Oddly, that's what we kind of figured Walter Matthau's daughter would look like.

After culinary school, she founded a bakery/private chef-type organization that promptly folded as soon as Frankel hit the goldmine that is reality TV. (This was apparently Frankel's ultimate goal from the time she was a production assistant on Saved by the Bell and topless actress in such hits as the 1994 direct-to-video Hollywood Hills 90028.)

She went on to star in a succession of completely non-food-related reality TV shows on Bravo (Tom Colicchio, this is the part where you should start to feel some twinges of shame about your network) and, later, a knockoff of Dancing With the Stars on ice skates.

This last move resulted in her own mother calling her, basically, a famewhore in the mainstream media. Frankel, for her part, was apparently too busy having public cat fights with Johnny Weir -- JOHNNY WEIR -- and posing in a bikini to show off her drastic 29-pound weight loss in three weeks. Almost 30 pounds in three weeks. Healthy. Clearly someone who should be influencing others' decisions about food.

And this, ladies and gentlemen of Twitter, is who Klout claims that you've made the fourth most influential "chef" of them all.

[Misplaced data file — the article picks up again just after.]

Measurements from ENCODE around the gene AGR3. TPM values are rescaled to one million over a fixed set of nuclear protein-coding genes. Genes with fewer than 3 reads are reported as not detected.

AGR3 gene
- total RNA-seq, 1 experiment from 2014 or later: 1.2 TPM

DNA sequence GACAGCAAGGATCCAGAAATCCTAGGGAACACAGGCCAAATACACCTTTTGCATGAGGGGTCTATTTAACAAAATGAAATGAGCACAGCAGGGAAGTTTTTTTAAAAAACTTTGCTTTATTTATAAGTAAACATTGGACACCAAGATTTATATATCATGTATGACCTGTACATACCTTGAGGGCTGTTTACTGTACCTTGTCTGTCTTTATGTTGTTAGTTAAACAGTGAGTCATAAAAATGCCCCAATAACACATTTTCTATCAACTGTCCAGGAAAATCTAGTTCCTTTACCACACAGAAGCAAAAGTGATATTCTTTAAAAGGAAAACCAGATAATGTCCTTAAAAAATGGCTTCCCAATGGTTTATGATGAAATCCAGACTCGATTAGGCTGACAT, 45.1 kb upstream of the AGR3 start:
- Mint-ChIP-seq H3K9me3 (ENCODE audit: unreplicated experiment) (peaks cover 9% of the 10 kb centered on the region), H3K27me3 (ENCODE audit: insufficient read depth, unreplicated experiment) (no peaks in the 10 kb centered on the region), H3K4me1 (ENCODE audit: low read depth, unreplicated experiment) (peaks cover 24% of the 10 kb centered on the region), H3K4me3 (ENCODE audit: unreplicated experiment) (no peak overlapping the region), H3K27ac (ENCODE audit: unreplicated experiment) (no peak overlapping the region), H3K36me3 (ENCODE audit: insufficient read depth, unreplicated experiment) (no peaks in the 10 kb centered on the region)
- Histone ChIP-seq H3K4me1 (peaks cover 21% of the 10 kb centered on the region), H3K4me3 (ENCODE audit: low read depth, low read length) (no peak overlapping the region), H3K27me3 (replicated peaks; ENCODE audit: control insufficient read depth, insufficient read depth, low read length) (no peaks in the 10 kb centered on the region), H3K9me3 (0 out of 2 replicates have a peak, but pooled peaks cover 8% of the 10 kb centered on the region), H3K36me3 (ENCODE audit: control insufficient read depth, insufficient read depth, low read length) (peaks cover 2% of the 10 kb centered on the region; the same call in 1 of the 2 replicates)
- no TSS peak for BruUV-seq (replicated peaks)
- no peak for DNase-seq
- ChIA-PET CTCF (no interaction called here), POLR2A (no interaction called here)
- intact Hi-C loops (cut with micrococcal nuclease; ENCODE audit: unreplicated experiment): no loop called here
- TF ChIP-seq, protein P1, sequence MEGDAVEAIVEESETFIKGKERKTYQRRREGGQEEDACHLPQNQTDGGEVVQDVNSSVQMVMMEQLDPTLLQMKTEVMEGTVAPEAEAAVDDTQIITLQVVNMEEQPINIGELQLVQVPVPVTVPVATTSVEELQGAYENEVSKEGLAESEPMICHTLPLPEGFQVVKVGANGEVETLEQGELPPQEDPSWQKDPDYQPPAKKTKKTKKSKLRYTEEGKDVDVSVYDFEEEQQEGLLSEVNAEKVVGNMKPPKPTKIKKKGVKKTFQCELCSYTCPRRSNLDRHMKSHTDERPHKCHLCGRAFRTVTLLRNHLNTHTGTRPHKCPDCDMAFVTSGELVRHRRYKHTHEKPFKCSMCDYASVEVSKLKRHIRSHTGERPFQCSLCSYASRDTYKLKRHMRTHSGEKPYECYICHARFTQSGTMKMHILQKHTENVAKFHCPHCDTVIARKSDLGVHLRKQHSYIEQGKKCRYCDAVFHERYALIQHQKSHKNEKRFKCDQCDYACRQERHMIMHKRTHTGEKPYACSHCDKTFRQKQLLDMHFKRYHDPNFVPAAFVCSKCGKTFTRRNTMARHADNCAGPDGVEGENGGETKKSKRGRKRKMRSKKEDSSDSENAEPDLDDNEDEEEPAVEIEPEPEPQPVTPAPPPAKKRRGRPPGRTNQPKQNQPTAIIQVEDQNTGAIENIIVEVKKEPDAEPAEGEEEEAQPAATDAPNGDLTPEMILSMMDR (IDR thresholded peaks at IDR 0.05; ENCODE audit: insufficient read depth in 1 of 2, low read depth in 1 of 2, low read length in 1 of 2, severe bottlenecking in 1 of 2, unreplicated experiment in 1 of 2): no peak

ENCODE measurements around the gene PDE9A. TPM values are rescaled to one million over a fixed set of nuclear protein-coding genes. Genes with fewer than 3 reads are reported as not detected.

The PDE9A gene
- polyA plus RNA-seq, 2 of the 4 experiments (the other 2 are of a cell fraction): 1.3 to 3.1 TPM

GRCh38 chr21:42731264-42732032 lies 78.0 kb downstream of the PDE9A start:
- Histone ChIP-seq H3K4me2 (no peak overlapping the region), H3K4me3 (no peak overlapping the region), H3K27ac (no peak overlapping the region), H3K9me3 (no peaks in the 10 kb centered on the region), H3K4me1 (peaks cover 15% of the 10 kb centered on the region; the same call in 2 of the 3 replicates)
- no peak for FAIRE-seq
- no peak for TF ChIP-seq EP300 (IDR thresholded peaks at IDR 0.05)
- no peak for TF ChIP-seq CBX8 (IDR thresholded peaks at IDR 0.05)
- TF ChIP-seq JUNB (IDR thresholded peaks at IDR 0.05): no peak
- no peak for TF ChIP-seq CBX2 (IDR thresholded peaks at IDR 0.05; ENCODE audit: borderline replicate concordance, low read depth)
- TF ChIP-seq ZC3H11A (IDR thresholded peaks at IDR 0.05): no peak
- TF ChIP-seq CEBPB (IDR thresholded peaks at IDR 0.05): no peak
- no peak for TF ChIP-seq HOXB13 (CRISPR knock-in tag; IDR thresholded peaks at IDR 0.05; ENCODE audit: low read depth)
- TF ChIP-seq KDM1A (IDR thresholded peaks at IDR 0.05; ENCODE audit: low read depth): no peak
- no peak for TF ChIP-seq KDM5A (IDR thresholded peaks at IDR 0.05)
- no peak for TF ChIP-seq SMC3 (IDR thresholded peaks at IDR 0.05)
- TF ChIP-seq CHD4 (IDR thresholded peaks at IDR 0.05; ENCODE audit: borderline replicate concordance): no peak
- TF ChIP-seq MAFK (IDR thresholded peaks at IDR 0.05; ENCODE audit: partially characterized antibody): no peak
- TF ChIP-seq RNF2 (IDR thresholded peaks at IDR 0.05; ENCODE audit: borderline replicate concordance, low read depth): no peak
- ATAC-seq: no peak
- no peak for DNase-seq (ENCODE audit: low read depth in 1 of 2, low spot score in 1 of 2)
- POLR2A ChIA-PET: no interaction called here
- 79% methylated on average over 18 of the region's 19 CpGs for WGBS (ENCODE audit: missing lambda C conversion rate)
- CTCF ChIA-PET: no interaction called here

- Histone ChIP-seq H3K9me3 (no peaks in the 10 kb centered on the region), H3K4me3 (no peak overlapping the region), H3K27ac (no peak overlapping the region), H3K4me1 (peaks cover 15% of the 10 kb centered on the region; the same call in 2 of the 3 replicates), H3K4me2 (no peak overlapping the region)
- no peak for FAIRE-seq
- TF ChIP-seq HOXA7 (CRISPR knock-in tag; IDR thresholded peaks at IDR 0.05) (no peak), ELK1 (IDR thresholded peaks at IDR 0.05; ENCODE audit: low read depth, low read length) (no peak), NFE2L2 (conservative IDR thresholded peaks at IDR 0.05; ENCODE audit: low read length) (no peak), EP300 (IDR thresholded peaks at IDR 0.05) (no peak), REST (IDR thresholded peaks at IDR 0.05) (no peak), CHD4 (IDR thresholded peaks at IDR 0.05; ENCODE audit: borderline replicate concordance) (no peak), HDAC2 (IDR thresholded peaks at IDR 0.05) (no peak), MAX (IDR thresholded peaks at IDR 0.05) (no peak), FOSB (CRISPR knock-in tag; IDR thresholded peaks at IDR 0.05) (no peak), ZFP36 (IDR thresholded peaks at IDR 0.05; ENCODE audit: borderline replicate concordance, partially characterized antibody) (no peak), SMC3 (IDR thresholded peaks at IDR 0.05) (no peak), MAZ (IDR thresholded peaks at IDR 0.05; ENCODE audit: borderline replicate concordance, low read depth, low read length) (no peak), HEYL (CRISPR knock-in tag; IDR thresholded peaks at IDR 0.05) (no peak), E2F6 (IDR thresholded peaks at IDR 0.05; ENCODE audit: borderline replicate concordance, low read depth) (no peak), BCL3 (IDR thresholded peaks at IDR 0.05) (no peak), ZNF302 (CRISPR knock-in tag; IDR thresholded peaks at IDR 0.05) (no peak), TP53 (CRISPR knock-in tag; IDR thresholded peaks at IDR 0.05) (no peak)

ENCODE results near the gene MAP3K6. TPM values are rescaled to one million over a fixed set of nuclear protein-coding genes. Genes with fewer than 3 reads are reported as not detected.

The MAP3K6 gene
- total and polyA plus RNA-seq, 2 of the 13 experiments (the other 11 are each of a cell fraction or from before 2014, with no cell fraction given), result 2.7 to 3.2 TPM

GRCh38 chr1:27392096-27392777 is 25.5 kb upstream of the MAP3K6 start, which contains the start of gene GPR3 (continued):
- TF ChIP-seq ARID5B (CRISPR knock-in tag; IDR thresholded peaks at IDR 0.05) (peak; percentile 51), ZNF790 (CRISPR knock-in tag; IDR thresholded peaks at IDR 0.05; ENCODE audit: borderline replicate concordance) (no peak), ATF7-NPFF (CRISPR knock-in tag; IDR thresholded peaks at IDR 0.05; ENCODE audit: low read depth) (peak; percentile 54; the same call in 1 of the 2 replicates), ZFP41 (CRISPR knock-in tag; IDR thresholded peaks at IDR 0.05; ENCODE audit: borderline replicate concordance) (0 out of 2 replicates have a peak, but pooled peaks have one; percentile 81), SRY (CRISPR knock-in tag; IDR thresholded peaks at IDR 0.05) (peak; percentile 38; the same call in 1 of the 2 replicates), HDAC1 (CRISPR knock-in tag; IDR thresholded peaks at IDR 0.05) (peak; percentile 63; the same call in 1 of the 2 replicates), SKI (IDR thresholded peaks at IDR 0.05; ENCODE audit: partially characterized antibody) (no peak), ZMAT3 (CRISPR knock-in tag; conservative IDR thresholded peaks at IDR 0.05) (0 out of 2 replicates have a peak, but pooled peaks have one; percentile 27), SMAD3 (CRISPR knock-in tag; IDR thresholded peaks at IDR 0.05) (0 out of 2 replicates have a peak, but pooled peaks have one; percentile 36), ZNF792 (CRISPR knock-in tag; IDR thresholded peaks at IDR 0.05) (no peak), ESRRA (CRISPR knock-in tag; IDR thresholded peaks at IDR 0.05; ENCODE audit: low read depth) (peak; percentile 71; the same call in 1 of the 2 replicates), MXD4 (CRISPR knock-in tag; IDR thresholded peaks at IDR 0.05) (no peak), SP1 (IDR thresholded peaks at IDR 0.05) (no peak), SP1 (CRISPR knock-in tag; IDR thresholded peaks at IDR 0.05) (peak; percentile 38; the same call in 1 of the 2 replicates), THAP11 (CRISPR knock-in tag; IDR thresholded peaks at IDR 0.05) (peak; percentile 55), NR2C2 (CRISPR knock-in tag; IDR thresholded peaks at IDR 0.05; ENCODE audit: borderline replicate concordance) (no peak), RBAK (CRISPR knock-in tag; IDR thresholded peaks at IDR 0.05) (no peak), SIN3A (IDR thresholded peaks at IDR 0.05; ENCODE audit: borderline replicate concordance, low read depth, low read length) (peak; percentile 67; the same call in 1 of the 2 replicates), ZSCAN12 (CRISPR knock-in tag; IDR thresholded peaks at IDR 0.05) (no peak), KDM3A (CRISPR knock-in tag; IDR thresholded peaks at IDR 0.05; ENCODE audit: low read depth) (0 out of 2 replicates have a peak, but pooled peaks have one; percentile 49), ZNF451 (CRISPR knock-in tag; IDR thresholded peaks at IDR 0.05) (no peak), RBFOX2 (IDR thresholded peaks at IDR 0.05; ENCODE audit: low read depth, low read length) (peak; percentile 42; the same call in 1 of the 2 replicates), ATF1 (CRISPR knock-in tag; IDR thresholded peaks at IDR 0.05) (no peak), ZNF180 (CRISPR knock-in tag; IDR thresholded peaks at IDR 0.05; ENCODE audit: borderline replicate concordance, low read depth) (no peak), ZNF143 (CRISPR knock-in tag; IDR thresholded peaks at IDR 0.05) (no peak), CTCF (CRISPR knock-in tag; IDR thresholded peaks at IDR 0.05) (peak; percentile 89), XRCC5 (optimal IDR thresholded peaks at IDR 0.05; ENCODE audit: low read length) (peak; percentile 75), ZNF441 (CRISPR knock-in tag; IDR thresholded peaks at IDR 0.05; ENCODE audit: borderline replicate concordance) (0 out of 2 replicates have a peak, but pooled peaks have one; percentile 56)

Who needs the Beard Foundation when you have legions of reality TV addicts with Twitter accounts?

Seriously. We give up.

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15 comments
Maggie
Maggie

I think the real issue here is the study classifying her as a chef instead of a reality tv star (probably because she calls herself a 'natural food chef' on her twitter bio/description). I don't think that is why people know her or follow her on twitter, so this study doesn't really say anything. That's like saying who is the most influential politician on Twitter and finding out it's Martin Sheen (I know, dated West Wing reference, but it makes my point.)

Am_Bro_Se
Am_Bro_Se

Twitter is what you make it. If she is more influential through that medium than actual chefs, then bravo to her for knowing how to use it to remain relevant and get ahead of the clutter of competition. And yes, pun intended.

Dunstan32
Dunstan32

Twitter: the answer to do it yourself marketers. Brilliant. Talk to the hand that claps for you.

vext
vext

Anorexic. Chef. Twitter@Suck.